But in all of these things, my pursuit of Sole Delight has not waned. Indeed, it continues to grow and produce more fruit of its own. Most recently, Sole Delight has combined with various other developments to move me in a new direction that I expect will stick with me for a very long time.

About six weeks ago, our church, The Crossing in Elk River, held a one day conference for church leaders. I was only able to make the final talk given by Pastor Eric Dykstra. (Eric, if you are reading this, please forgive me for oversimplifying, but …) The take-away for me was his challenge to identify the one thing that God is calling me to do, then go for it, stick with it, and “Don’t give up before the breakthrough!” In his usual “I mean business” manner, Eric then asked us to commit to that one thing God is calling us to do by standing. I stood.

A few minutes later, I ran into another of our pastors and admitted that I really didn’t know what I was standing for. “I’m ready to commit, but I don’t know to what,” I told him. “There are about four things going on right now, any one of which I’d be ready to stick with and not give up before the breakthrough, but I don’t know which one God wants me to do.” Jason’s response was, “You’ll know soon enough.” Brief pause. Then I reached in my pocket and pulled out a little slip of paper that permitted me to pick up my grandchildren from the children’s program, and I offhandedly said, “Well, I guess I need to go rescue some kids.” Another brief pause. Then I turned to Jason and said, “I think that was my answer.”

About 15 years ago, I first became aware of a God-enfused delight that awaited those who seek the welfare of children, especially the ones who have no one else to care for them. It was this promise of joy that led us to adopt out third child, Valya, in 1999. Now everyone who knew us then, including Val herself, can testify that this promised joy seemed to be quite elusive for the next decade. But that joy began to shine when, ten years later, Val gave birth to a beautiful little girl and immediately committed one of the greatest acts of love I have ever witnessed. As she left the hospital, she handed her brand new baby over to a new mom, whom we all knew would take wonderful care of little Kate. That joy has continued to shine as Val, and we, have been able to stay in touch with Kate and Mike & Lindsay, visiting this beautiful child a few times a year.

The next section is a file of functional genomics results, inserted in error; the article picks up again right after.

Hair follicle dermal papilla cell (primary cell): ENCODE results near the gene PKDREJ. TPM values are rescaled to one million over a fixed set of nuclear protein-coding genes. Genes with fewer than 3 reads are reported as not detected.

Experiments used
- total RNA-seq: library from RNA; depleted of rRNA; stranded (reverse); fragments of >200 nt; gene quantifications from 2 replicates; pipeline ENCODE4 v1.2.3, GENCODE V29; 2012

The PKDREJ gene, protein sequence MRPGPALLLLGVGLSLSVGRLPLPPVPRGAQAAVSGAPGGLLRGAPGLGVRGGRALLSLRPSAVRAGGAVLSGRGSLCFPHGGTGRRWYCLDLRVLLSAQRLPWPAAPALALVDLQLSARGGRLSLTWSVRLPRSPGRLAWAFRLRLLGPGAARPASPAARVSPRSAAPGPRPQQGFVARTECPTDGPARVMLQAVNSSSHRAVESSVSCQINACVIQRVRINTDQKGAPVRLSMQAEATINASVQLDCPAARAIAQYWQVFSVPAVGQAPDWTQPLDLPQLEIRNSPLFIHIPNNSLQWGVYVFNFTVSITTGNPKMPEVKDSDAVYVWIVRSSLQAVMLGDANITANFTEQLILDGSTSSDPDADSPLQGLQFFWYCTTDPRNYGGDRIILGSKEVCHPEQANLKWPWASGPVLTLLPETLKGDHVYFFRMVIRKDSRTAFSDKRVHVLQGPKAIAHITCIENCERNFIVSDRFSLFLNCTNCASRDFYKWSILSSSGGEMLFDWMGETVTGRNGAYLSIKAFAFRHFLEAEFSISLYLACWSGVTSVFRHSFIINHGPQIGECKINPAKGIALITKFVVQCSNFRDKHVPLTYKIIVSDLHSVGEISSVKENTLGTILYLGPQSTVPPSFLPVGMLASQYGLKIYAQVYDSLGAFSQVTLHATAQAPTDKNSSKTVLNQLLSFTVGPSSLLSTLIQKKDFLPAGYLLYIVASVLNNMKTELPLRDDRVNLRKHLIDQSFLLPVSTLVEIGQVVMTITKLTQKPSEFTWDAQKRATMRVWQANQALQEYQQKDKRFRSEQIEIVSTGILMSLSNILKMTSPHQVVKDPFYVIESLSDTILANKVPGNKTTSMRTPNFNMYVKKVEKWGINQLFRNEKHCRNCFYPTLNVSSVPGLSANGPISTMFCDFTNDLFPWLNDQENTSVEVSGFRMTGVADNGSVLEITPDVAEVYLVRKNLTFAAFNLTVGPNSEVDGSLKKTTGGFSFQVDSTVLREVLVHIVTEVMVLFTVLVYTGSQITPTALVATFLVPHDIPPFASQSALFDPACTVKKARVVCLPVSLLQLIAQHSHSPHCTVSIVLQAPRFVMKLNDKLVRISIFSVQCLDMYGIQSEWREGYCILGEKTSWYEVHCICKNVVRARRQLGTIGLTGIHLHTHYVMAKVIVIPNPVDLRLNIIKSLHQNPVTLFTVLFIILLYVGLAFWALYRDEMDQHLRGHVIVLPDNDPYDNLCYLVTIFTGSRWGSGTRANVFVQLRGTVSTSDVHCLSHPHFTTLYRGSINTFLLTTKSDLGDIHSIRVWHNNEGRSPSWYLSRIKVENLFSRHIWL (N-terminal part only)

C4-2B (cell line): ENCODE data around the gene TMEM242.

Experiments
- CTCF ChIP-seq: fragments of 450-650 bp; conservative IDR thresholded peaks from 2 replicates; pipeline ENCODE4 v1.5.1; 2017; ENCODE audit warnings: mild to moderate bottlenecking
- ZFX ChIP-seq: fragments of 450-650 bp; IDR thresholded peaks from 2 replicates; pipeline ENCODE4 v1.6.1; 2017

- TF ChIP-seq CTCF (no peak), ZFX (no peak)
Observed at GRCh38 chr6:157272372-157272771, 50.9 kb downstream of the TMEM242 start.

Add to that other joyful events and developments over the past year, and even I begin to understand how God could lead me to take another risk, and reenter the world of hurting children. No, we’re NOT going to adopt again! No need to call the guys in the pretty white suits.